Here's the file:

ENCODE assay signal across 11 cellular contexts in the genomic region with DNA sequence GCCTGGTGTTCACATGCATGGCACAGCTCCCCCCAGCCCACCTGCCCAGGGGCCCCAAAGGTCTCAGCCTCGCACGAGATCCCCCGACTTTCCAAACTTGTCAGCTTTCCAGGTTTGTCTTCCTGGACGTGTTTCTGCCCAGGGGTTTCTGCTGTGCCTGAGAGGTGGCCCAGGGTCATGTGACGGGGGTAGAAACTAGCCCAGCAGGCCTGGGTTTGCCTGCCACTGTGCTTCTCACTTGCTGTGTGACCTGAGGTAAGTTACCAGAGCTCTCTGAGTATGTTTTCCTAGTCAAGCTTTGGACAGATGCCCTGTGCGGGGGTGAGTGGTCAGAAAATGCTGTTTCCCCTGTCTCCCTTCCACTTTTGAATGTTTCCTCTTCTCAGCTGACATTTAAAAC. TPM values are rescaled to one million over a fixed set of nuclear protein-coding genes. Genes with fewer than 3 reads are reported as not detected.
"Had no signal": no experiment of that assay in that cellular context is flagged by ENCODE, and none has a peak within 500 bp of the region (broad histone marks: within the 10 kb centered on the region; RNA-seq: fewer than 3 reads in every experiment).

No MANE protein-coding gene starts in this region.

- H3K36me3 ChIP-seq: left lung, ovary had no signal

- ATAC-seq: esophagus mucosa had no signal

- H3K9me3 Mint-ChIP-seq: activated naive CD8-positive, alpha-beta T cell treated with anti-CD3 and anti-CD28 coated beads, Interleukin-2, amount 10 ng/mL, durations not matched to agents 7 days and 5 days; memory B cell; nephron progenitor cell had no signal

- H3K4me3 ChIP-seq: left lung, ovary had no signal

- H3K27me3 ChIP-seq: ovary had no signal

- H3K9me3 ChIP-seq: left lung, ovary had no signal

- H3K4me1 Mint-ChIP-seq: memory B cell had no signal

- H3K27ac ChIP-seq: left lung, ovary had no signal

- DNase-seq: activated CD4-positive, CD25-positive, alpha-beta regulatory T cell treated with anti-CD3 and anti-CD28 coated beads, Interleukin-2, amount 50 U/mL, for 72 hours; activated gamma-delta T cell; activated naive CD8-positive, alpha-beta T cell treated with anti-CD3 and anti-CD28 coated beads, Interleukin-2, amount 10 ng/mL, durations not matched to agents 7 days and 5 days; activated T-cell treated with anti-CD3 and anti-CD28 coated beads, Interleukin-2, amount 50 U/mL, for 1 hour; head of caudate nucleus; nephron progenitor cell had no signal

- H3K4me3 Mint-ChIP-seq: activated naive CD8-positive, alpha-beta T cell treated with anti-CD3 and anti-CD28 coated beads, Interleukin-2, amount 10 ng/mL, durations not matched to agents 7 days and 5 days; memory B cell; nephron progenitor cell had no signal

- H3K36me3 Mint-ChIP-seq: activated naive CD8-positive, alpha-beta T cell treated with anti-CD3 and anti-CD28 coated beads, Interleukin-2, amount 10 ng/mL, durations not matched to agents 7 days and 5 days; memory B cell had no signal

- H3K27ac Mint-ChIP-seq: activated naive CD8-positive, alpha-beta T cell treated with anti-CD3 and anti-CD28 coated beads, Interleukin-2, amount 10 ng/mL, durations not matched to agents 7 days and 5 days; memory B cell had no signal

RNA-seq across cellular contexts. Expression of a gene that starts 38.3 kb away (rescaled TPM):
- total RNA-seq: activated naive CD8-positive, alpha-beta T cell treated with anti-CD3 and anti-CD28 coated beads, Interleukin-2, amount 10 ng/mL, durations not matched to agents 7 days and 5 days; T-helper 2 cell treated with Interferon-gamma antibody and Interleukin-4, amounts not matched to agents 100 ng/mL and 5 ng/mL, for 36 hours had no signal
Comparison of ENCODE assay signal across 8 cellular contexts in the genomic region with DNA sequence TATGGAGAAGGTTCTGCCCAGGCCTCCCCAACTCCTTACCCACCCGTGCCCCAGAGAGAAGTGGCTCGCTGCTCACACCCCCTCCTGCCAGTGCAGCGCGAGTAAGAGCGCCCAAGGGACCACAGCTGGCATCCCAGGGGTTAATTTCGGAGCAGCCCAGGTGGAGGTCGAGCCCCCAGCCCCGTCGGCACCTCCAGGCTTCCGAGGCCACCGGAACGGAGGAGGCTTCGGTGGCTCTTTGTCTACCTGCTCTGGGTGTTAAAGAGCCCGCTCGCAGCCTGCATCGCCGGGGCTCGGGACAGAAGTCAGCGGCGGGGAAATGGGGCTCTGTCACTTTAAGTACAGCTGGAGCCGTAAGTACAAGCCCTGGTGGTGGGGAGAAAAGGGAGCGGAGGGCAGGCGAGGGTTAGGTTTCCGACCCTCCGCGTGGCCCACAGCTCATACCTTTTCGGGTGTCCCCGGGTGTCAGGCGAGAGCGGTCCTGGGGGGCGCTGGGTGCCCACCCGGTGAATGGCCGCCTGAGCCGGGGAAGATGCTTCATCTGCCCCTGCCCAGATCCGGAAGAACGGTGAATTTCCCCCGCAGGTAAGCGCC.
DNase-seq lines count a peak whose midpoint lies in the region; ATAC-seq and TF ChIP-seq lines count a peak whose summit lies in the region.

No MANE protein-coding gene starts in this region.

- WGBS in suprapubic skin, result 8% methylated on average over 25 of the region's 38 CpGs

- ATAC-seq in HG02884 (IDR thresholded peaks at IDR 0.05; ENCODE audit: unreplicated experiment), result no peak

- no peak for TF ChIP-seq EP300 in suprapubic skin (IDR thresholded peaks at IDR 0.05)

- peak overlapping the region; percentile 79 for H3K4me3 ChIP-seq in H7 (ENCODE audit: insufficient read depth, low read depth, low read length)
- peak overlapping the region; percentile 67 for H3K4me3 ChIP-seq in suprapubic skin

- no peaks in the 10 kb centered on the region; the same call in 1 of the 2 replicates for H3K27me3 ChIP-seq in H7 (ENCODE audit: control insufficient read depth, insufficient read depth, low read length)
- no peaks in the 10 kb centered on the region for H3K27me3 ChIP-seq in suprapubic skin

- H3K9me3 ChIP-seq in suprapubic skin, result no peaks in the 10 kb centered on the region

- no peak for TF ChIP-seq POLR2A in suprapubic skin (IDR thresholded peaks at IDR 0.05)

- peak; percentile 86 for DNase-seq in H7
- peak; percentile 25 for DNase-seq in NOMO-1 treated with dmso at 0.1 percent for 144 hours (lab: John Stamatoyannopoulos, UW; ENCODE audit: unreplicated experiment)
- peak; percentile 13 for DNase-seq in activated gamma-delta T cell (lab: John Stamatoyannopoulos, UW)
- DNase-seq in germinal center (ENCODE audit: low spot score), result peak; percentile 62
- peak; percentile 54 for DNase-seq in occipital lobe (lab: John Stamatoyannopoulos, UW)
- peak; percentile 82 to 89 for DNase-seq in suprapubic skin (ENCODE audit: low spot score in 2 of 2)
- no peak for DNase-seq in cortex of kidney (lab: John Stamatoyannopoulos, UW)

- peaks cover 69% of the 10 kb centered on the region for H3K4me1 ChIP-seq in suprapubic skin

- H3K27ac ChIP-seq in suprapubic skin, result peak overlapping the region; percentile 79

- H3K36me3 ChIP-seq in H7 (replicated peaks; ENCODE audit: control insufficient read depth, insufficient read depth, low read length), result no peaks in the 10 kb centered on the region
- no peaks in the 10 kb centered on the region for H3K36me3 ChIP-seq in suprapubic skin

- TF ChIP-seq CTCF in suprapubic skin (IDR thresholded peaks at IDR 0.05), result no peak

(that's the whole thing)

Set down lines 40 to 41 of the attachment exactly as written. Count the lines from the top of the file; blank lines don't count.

- no peaks in the 10 kb centered on the region for H3K36me3 ChIP-seq in suprapubic skin

- TF ChIP-seq CTCF in suprapubic skin (IDR thresholded peaks at IDR 0.05), result no peak